U.S. WOMEN'S AMATEUR
Cavanagh Takes Game from Ice to Course August 10, 2015 | Portland, Ore. By David Shefter, USGA

Last summer, Susan Cavanagh decided to give up playing ice hockey to focus on her golf game. (USGA/Steven Gibbons)

U.S. Women's Amateur Home

Plenty of competitors arrived at Portland Golf Club for the 115th U.S. Women’s Amateur with a long list of accomplishments at the junior and college levels.

Susan Cavanagh was not one of them. She never competed in American Junior Golf Association events and her one year of college at the University of Connecticut was spent on the school’s women’s ice hockey team.

For 17 years, Cavanagh, 21, of Warwick, R.I., laced up her skates and competed at various levels of ice hockey, sometimes with boys. Her skills were good enough to play forward on the boys’ team at Pilgrim High in Warwick, where she wasn’t afraid to go into the corners and forecheck. And a postgraduate year at Cushing Academy in Ashburnham, Mass., led to a partial scholarship to UConn.

Hockey might be bigger within her family – Cavanagh’s uncle, Joe, was a three-time All-America selection at Harvard and was invited to try out for the 1972 USA Olympic Team before a broken wrist ended that dream – but golf was also a passion. And after a successful summer of competitive golf in 2014, where she won the Rhode Island Women’s Amateur and Women’s Stroke Play, Cavanagh decided to quit hockey and withdrew from Connecticut, which doesn’t have a women’s golf program.

Now she’s hoping a successful week in the Women’s Amateur will lead to a college playing opportunity.

“With golf there’s a future in many different ways,” said Cavanagh. “With hockey, there’s college and that’s it.

“I miss the team aspect of hockey. But it’s tough to miss it when you are out here in 70- to 80-degree weather hitting a golf ball.”

Cavanagh has never backed down from a challenge. Being the third-oldest of 13 children – the oldest is 25 (Theresa) and the youngest is 8 (Richie) – has a way of toughening the mind and body. Growing up, Cavanagh shared a bedroom with four sisters. Secrets were hard to keep and there was no shortage of playmates. 

Susan Cavanagh is hoping a strong performance in this week's U.S. Women's Amateur will lead to a Division I college opportunity. (USGA/Steven Gibbons)

“You learn to co-exist,” she said. “You’ve got to go with the flow or you are out of luck. It wasn’t anything crazy. It was normal for us.”

With so many siblings, Cavanagh quickly learned not to take anything for granted. She often took the city bus to hockey practices because mom “couldn’t be in six different places at once.”

Holidays were always fun. Cavanagh said the family didn’t have time to wrap Christmas presents so everything was piled under the tree. And nobody was ever late for dinner, although sometimes benches were used to get everyone seated.

“If you didn’t hustle to get your food … it could be a little wild,” said Cavanagh. “During the summer, everyone is home. We’ve got people sleeping on couches. Once people leave [for college], we shift things around and when they come back, they don’t have a room anymore.”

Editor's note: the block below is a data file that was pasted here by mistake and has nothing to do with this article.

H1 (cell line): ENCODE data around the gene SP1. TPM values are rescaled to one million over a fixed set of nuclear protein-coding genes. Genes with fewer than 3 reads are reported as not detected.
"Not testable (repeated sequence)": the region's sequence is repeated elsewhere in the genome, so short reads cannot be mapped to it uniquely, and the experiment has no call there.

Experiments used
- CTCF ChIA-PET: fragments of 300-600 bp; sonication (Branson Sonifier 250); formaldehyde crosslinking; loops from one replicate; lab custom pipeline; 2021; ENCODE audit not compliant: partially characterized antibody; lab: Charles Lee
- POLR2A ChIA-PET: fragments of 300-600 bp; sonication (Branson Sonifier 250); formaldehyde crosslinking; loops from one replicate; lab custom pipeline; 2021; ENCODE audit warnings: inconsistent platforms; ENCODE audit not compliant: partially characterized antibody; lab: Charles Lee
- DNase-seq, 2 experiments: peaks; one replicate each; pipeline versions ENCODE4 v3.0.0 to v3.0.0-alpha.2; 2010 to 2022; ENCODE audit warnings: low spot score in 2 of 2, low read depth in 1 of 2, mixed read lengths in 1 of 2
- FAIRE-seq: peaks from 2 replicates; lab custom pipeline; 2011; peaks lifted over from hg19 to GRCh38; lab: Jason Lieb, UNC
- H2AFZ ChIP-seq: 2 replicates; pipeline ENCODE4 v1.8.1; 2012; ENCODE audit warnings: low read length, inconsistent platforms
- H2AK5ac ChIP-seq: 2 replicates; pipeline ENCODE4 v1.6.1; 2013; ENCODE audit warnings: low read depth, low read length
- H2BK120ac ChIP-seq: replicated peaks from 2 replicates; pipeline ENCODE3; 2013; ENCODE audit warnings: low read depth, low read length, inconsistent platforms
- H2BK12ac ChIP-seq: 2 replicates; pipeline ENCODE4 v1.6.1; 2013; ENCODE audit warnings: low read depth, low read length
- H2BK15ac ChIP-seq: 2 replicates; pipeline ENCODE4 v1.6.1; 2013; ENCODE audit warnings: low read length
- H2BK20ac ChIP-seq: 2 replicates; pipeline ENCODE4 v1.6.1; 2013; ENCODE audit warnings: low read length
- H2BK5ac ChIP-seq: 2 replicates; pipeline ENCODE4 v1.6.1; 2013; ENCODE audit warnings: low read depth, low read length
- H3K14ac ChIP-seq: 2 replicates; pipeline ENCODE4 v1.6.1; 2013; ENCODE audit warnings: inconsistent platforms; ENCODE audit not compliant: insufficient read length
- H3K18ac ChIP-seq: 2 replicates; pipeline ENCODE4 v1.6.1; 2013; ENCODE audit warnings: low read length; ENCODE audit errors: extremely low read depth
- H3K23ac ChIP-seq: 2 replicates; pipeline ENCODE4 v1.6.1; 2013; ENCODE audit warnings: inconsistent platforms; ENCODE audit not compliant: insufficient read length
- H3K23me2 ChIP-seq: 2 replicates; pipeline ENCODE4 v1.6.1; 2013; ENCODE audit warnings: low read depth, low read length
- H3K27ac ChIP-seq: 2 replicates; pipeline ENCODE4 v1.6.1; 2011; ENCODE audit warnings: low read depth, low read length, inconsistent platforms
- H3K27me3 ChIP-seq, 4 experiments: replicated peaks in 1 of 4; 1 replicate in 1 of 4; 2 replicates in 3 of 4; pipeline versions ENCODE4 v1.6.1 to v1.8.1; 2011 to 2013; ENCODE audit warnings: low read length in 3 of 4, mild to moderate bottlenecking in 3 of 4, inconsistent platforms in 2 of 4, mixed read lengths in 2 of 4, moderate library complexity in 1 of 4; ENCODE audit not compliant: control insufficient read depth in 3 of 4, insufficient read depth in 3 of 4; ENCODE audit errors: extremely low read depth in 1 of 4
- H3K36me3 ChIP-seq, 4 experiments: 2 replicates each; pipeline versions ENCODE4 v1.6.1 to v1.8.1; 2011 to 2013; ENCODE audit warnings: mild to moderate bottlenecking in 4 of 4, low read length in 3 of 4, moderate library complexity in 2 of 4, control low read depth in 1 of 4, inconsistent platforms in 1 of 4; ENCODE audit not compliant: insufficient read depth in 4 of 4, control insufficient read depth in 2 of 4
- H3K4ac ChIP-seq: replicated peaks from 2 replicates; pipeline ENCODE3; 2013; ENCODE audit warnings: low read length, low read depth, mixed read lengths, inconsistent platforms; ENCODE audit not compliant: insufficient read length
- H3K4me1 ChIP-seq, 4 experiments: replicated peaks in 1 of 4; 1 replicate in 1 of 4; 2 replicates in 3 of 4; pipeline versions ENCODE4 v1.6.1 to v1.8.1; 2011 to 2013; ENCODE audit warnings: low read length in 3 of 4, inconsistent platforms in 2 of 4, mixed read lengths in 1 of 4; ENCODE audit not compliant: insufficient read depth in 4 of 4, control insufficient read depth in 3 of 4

Last summer, Cavanagh caddied for Matt Doyle, the director of golf at the Dye Preserve in Jupiter, Fla., in the Rhode Island Open. That led to a job at the club and Cavanagh used the chance to not only make some extra money, but also hone her game at a facility used by several professionals, including Daniel Berger, Will Mackenzie and Azahara Munoz.

Cavanagh absorbed a lot from watching the pros practice. Always long off the tee, Cavanagh quickly realized that controlling her golf ball was just as important as hitting it far. Strong hand-eye coordination developed from years of ice hockey transitions well to golf.

“I watched how they practiced and what they worked on,” said Cavanagh. “I usually just bang balls [at the range]. They do it with a purpose.”

With guidance from instructors Doyle and Tom Acciardo from Agawam Hunt Club, Cavanagh’s home course, her game started to transform. Putting and short game were focal points.

Cavanagh is beginning to see the results of that work. Last month, she qualified for her first USGA championship with a 75 at Allendale Country Club in Massachusetts. Although she lost in Friday’s championship match of the Rhode Island Amateur to Lisa McGill, 2 and 1, Cavanagh realizes the litmus test for her game comes this week in Portland.

To prepare for the biggest event of her burgeoning career, she played last week with former PGA Tour pro Brett Quigley, the 1987 U.S. Junior Amateur champion. Rhode Island native Brad Faxon, who is also at Portland Golf Club this week as part of the Fox Sports 1 broadcast team, was asked by Cavanagh’s father, Richie, during a charity event if Faxon could give his daughter an on-site putting lesson. That so far has yet to occur.

Even though her family could make for a sizable gallery, only Cavanagh’s 14-year-old brother, Danny, came to Portland. Danny, an up-and-coming golfer himself, will serve as her caddie.

“He’s living the dream for sure,” said Cavanagh, who never has issues finding a family member to carry the bag. “He just competed in our junior club championship and told me, ‘This is why you love it.’ He’s starting to realize how much fun [golf] is.”

But caddie duties aside, Cavanagh knows how much a strong performance could lead to a college scholarship. Several Division I coaches are here to support their current players and watch potential recruits.

“This is huge,” said Cavanagh. “Everyone back home is very excited. It’s a big step in the right direction.”

David Shefter is a senior staff writer for the USGA. Email him at dshefter@usga.org.